This is the universal paradox of humankind’s deliverance: the Imago Dei rescues and transforms all who behold it while suffering no living soul to look away. Perhaps some of you will balk at this remark, citing John 6:36, “…you have seen me and still you do not believe” (NIV). I hear you, and I concede that the burden of believing without seeing rests upon us all.
I’ll counter by saying that my use of the word “behold” encompasses its etymological root, “to keep.” What an interesting predicament for me that I should be faced with the impossible task of sharing the very thing I am compelled to keep. And with Cooper, of all people (can I rescind my wish for telepathy?). With man, this is impossible. But with God….
The image of Christ, the lamb slain from the foundations of the world, is a rescuing image—one that exists as a thunderous intrusion into the benignly horrifying status quo of history. All who behold and hear it will be salted by its fire. To quote T.S. Eliot: “The only hope, or else despair / Lies in the choice of pyre or pyre— / To be redeemed from fire by fire.”4
Today’s specials include a flame-broiled pyre. Or, if you’re in the mood for something a little less intense, we also have a slow-roasted pyre. What’ll it be, folks?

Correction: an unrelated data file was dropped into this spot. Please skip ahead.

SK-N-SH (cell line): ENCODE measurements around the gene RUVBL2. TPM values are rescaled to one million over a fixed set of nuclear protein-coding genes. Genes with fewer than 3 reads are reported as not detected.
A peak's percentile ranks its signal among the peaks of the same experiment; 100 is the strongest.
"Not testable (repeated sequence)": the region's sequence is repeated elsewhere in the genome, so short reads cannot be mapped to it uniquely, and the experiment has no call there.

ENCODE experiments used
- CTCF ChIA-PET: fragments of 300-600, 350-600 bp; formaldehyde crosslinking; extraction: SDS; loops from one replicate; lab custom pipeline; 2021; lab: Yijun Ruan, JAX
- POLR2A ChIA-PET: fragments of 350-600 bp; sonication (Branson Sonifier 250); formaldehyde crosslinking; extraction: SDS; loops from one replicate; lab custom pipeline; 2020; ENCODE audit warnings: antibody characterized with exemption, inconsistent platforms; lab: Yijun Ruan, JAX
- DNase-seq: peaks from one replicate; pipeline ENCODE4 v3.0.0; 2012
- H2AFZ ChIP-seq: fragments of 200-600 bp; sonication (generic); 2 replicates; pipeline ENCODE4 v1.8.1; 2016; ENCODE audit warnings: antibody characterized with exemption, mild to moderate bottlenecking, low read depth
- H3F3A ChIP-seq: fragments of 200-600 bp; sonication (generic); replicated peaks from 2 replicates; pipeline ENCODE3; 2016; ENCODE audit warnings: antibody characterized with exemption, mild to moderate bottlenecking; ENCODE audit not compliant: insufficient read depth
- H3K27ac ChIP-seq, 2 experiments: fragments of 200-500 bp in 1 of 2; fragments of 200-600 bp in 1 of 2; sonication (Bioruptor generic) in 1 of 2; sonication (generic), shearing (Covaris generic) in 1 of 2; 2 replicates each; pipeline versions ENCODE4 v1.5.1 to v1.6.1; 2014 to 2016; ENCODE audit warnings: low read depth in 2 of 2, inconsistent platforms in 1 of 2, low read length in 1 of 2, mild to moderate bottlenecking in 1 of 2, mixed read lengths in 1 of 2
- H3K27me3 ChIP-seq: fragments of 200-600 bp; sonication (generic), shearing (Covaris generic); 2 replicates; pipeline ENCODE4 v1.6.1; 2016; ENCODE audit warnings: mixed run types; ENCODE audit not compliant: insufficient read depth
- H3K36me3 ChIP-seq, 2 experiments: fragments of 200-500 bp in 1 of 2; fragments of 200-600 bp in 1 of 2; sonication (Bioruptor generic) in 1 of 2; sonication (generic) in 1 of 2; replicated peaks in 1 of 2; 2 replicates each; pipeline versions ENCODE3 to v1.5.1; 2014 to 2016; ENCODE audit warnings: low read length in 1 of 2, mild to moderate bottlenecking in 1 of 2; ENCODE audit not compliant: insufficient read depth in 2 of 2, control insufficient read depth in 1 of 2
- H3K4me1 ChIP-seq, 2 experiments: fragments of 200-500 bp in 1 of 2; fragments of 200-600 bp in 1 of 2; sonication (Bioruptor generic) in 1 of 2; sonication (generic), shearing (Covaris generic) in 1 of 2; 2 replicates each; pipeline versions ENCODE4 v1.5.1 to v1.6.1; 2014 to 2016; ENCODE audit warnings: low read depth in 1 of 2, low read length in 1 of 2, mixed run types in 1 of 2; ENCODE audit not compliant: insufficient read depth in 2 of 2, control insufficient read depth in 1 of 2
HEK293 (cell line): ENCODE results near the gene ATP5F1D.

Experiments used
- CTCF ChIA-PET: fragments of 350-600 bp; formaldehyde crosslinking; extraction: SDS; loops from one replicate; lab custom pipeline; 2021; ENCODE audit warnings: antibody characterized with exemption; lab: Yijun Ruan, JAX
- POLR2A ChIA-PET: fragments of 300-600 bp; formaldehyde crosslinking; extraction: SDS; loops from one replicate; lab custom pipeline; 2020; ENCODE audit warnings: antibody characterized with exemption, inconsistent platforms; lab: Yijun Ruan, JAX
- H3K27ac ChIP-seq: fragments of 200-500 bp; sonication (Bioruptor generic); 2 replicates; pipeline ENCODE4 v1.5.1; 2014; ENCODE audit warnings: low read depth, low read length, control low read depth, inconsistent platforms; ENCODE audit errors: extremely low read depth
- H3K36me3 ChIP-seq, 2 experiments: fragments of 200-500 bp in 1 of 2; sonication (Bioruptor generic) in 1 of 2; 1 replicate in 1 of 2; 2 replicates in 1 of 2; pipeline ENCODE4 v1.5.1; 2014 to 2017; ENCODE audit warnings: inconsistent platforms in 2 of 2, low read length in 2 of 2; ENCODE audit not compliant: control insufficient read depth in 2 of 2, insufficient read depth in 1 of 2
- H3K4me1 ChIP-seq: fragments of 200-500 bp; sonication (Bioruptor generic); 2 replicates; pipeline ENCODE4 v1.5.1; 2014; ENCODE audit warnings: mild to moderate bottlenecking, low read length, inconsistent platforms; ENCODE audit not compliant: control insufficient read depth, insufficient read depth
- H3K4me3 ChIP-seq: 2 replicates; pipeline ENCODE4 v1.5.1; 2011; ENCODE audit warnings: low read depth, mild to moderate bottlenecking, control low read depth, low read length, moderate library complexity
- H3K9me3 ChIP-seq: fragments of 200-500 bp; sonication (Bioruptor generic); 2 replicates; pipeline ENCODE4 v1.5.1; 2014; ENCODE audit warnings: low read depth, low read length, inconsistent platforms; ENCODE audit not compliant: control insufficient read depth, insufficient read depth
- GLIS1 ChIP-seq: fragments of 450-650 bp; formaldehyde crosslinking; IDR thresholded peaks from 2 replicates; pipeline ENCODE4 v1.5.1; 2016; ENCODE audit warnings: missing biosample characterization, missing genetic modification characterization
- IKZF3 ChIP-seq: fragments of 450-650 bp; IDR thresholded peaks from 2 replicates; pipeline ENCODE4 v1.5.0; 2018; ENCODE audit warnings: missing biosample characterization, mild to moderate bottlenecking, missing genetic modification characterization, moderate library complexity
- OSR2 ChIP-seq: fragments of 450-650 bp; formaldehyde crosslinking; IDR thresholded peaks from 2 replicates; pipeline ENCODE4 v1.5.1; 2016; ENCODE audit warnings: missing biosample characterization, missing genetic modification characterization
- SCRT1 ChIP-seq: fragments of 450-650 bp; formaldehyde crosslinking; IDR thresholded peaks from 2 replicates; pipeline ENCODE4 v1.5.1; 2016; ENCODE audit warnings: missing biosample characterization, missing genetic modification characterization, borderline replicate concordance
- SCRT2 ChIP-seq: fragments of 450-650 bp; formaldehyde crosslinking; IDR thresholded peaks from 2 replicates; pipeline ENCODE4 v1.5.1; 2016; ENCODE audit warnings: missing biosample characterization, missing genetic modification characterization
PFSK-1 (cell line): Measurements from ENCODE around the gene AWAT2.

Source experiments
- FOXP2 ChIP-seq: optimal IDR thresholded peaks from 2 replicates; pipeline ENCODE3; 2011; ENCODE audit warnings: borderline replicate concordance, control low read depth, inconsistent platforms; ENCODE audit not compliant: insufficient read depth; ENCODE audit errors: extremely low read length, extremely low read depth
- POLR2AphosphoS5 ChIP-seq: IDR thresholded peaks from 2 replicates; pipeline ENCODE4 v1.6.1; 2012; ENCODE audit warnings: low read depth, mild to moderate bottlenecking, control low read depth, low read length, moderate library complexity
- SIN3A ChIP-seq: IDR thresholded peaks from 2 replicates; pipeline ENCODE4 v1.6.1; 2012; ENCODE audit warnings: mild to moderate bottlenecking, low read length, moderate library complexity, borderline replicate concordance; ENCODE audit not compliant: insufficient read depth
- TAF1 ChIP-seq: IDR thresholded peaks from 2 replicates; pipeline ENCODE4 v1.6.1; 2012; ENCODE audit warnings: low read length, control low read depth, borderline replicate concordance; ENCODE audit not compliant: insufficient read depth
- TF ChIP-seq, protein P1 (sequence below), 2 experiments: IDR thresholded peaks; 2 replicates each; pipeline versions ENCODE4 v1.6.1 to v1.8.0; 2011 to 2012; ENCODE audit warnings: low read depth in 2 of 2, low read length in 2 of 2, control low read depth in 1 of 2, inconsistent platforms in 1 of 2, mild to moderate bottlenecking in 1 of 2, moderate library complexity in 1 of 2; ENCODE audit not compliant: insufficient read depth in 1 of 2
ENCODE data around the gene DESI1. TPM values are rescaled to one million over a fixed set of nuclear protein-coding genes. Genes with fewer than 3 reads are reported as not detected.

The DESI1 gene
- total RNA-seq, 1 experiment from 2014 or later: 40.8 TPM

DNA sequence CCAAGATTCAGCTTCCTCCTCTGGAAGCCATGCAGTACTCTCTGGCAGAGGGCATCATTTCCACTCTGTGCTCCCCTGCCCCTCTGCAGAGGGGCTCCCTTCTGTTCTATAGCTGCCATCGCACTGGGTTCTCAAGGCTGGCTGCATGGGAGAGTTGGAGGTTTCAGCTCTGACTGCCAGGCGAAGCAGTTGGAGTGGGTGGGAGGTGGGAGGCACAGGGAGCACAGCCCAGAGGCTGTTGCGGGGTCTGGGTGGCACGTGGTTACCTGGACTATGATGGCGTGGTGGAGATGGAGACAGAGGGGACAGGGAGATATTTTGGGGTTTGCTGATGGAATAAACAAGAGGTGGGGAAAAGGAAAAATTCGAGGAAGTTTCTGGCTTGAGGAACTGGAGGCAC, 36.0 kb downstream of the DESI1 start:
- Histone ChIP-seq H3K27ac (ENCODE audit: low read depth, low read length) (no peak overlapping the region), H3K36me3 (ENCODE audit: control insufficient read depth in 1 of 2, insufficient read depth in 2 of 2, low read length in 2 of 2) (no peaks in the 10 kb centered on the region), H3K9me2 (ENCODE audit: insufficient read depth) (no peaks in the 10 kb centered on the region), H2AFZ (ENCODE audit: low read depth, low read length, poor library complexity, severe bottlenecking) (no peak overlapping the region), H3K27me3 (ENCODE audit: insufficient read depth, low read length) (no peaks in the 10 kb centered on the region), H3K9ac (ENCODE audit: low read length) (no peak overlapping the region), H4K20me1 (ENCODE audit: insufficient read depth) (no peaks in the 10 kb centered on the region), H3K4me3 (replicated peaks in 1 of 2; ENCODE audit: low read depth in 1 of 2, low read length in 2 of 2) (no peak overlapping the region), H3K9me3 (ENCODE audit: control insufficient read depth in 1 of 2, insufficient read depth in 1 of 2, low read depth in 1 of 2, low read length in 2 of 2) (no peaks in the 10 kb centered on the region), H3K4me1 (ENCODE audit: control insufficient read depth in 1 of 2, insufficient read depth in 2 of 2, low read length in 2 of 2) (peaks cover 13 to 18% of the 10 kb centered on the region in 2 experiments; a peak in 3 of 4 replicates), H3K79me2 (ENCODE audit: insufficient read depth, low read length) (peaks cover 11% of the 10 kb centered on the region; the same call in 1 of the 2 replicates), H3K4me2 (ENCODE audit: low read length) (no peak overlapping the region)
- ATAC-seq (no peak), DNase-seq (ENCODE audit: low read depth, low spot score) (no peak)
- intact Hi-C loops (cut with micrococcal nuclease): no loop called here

Jokes aside, the Kingdom of Heaven presents us with a dreaded absolute: either we will put the zombified self to death now, or Christ will do it for us in the final rendering. And who can say how much more painful that experience will be should we attempt to prolong the inevitable?
If I cannot even wish to share the salvific vision, then all my quiet, calm, collected introspection is as worthless as dead grass. Cooper can speed by my office every day and every night for all I care—we are both burning vital fuel and going nowhere fast, though he is going there a little faster. It is thus all the more urgent that we share the vision. I said we would come round to it again: for us, those who claim to believe, the stakes have never been higher.
In the end, the rescuing image calls us to become rescuing people, a people for whom the phrase “whatever it takes” is as common as breathing.
As Cooper interrupts my thought with yet another fiery blast, my first response is to wish for the perfect revenge rather than to pray for a redemptive encounter with the Holiest of life-giving Spirits. But I am not beyond hope.
For it is this same Spirit that confronts me with the weight of my sin and then, in the grandest of plot twists, takes it all into Himself, where it has infinite space and yet, nowhere to go but into a burning reservoir—a glorious flaming lake of infinite mass.
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See Augustine, City of God, Book I, Chapter 8: “And so, too, does the mercy of God embrace the good that it may cherish them, as the severity of God arrests the wicked to punish them.”
 See 2 Corinthians 5:21.
 See John 20:29.
 See T.S. Eliot, “Little Gidding” in Four Quartets.
Schlabach, Gerald W. “Excerpts from Augustine’s City of God.” Accessed Jan. 7, 2022. https://www.geraldschlabach.net/misc/city-of-god/
Eliot, T.S. “Little Gidding” in Four Quartets. Accessed Jan. 7, 2022. http://www.columbia.edu/itc/history/winter/w3206/edit/tseliotlittlegidding.html